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LTN road blocks could be replaced with ANPR cameras

Vast majority of penalty charge notices issued in Ealing LTNs have been issued to drivers from outside the area

The planters used to block roads in low traffic neighbourhoods (LTNs) in Sutton and Croydon could be replaced by automatic number plate recognition (ANPR) cameras.

The Crystal Palace LTN is due to be removed in coming days. An experimental scheme has been mooted to replace it relying on camera enforced ‘No Motor Vehicle’ signs in place of the current planters.

My London reports that as well as residents, permits could be extended to school staff, carers and taxis.

The council’s Traffic Management Advisory Committee (TMAC) is due to meet on February 15 to decide whether to go ahead with the plan.

Councillor Muhammad Ali, cabinet member for sustainable Croydon said: “Whatever we do next with this scheme needs to be done right, and serve our objectives to reduce unnecessary car journeys and increase walking and cycling.”

Your Local Guardian reports that similar measures are also on the table for the LTNs in Sutton.

Deputy council leader Manuel Abellan said: “During the trial operations of the schemes the emergency services have at some points raised issues with us and where that has happened we’ve met with them on site and they’ve suggested amendments such as moving planters.

“We will be recommending on January 28 that all road closures are upgraded to ANPR cameras to facilitate emergency access.”

One borough council that has already introduced ANPR cameras in its low traffic neighbourhoods is Ealing.

Ealing Today reports that a Freedom of Information (FoI) request by a resident has revealed that 5,920 penalty charge notices were issued in these areas between December 7 2020 and January 11 2021.

A spokesperson for Ealing Council said: “Low traffic neighbourhoods (LTNs) are designed to limit heavy and non-local traffic using quieter streets as short-cuts and through-roads.

So far, 99 out of every 100 penalty charge notices (PCN) handed out as part of our enforcement of the trial schemes during December 2020 were issued to drivers who live outside of that LTN. To date, 60% of PCNs have been issued to drivers who do not live in the borough.

"Income from penalty notices is ring-fenced and used to pay for the borough road safety and traffic management measures and concessionary travel schemes.”

They’ve been using cameras for LTNs in Hackney too…

 

 

Alex has written for more cricket publications than the rest of the road.cc team combined. Despite the apparent evidence of this picture, he doesn't especially like cake.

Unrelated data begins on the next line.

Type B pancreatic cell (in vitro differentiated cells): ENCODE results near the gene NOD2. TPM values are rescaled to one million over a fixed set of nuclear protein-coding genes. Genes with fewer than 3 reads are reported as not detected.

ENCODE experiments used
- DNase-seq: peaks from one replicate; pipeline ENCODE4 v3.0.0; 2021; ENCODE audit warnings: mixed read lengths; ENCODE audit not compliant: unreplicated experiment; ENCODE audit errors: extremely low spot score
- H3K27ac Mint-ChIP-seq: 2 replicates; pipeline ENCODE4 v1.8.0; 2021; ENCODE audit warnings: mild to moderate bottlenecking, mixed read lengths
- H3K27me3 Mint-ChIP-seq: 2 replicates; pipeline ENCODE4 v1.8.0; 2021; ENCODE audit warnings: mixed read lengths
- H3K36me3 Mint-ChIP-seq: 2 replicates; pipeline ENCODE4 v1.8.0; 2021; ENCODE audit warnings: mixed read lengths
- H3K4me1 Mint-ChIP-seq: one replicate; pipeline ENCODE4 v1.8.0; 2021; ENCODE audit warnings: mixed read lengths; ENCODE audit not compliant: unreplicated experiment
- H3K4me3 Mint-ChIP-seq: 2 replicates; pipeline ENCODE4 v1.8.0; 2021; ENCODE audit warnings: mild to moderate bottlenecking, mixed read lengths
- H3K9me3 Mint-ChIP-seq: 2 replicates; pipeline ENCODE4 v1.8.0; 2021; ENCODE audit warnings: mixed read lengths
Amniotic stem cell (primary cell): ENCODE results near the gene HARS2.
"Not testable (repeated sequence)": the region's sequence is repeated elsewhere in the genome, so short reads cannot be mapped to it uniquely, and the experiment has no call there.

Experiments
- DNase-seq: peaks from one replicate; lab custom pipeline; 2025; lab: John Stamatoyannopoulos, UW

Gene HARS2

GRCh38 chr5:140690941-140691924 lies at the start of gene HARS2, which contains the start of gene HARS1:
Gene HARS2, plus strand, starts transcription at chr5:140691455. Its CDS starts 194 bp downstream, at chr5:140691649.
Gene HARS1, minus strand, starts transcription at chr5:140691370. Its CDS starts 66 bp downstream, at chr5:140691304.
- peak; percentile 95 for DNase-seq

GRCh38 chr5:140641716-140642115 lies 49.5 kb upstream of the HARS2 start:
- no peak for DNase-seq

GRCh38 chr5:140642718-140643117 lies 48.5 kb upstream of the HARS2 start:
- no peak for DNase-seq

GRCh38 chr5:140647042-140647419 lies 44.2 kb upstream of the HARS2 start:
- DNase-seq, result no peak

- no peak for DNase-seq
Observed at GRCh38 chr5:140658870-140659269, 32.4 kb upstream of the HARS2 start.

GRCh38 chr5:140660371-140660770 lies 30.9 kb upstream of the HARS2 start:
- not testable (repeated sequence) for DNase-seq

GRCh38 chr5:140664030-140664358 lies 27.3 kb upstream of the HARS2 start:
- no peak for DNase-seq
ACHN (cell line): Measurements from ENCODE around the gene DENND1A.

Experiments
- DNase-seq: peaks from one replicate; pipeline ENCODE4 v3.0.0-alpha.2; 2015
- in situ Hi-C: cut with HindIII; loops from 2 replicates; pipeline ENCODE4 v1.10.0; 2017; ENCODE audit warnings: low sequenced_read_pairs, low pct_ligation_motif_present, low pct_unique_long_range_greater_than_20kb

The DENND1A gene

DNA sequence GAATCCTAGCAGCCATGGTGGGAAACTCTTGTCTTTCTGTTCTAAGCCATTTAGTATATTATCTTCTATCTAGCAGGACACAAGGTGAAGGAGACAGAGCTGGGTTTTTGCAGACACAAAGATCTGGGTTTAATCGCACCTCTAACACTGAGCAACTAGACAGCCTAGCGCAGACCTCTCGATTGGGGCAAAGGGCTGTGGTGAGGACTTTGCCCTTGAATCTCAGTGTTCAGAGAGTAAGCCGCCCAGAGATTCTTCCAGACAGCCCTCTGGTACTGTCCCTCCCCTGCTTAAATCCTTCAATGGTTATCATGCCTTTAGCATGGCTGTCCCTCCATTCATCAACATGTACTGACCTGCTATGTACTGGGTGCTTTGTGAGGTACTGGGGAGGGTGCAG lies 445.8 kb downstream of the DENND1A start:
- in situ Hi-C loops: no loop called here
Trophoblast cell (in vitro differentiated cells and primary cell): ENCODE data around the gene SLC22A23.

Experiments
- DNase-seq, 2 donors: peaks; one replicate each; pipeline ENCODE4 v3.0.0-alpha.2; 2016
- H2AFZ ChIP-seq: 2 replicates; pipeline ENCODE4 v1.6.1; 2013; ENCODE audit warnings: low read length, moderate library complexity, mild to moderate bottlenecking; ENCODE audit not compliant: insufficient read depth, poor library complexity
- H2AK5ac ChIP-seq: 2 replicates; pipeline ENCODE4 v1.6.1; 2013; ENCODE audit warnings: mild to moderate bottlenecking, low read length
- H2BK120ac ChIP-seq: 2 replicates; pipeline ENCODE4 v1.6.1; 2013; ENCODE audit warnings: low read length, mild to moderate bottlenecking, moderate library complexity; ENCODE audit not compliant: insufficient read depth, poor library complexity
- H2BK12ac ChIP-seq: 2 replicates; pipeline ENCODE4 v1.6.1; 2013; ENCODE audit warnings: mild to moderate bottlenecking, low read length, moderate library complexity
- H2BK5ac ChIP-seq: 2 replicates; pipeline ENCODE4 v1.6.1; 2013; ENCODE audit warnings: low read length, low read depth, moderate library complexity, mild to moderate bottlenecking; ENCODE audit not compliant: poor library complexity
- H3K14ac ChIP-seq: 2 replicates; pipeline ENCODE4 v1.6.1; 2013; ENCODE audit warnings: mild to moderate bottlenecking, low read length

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21 comments

Avatar
hawkinspeter | 3 years ago
2 likes

I think I prefer the ANPR solution.

The problem with dumping planters into roads is that we're paying for building public infrastructure (i.e. roads) and then sabotaging that infrastructure (though I agree with the reasons). With ANPRs we can keep the roads as they are, reap in a bit of money from the motorists who don't read the signs or don't learn and eventually they should get the message that it's cheaper to not rat-run.

However, the problem with most fines is that they discriminate against poor people whilst allowing the wealthy to just do what they want. Maybe using the points system would prevent abuse by the wealthy?

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Captain Badger | 3 years ago
2 likes

Jesus, way to complicate things. Taxi's and locals already had access to these areas.

Just sink some fecking bollards into the ground and have done with it.....

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Bmblbzzz | 3 years ago
1 like

Everything useful to be said for the worth of physical barriers over CCTV (at least while there's still too much motor traffic) has been said already. So: 

Councillor Muhammad Ali, cabinet member for sustainable Croydon said

Leads naturally to this:

 

When Muhammad Ali—then Cassius Marcellus Clay—was twelve years old, a thief stole his new red Schwinn bicycle outside of the annual Louisville Home Show. Clay, in tears, found a policeman to report the crime to and stated that he wanted to “whup” the thief who stole his bike.

Serendipitously, the policeman was Sergeant Joe Martin, who trained boxers. He encouraged Clay to learn how to fight before looking for retaliation. Martin’s gym was in the basement of the same building they were standing in. Clay showed up the next day to start training and he spent the next six years under Martin.

Had young Cassius not been the victim of a stolen bicycle AND had he not taken the advice of the police officer, his life would certainly have taken a different path. Cassius Clay’s stolen bike became a catalyst for his boxing career and illustrates by example how Cassius found his purpose in life at an early age.

This experience involving his stolen bike, became the first pivotal moment in Muhammad’s life; it became his “Red Bike” Moment.

https://alicenter.org/red-bike-moment

Avatar
Captain Badger replied to Bmblbzzz | 3 years ago
3 likes
Bmblbzzz wrote:

.....When Muhammad Ali—then Cassius Marcellus Clay—was twelve years old, a thief stole his new red Schwinn bicycle outside of the annual Louisville Home Show. Clay, in tears, found a policeman to report the crime to and stated that he wanted to “whup” the thief who stole his bike.

 

Reminds me of when Mum found me in tears one day and asked me why. I said that I'd been praying, praying hard, and I still hadn't got a bike, so maybe Jesus didn't love me. Mum smiled and hugged me tight and said of course he did, he loves everyone, it's just that prayer doesn't work that way.

I thought about my Mum's wise loving words for a while. Then I stole a bike and prayed for forgiveness.

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hawkinspeter replied to Captain Badger | 3 years ago
2 likes

You should ask for forgiveness for that joke

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Captain Badger replied to hawkinspeter | 3 years ago
1 like
hawkinspeter wrote:

You should ask for forgiveness for that joke

I'm praying as hard as I can!

blush

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DrG82 | 3 years ago
5 likes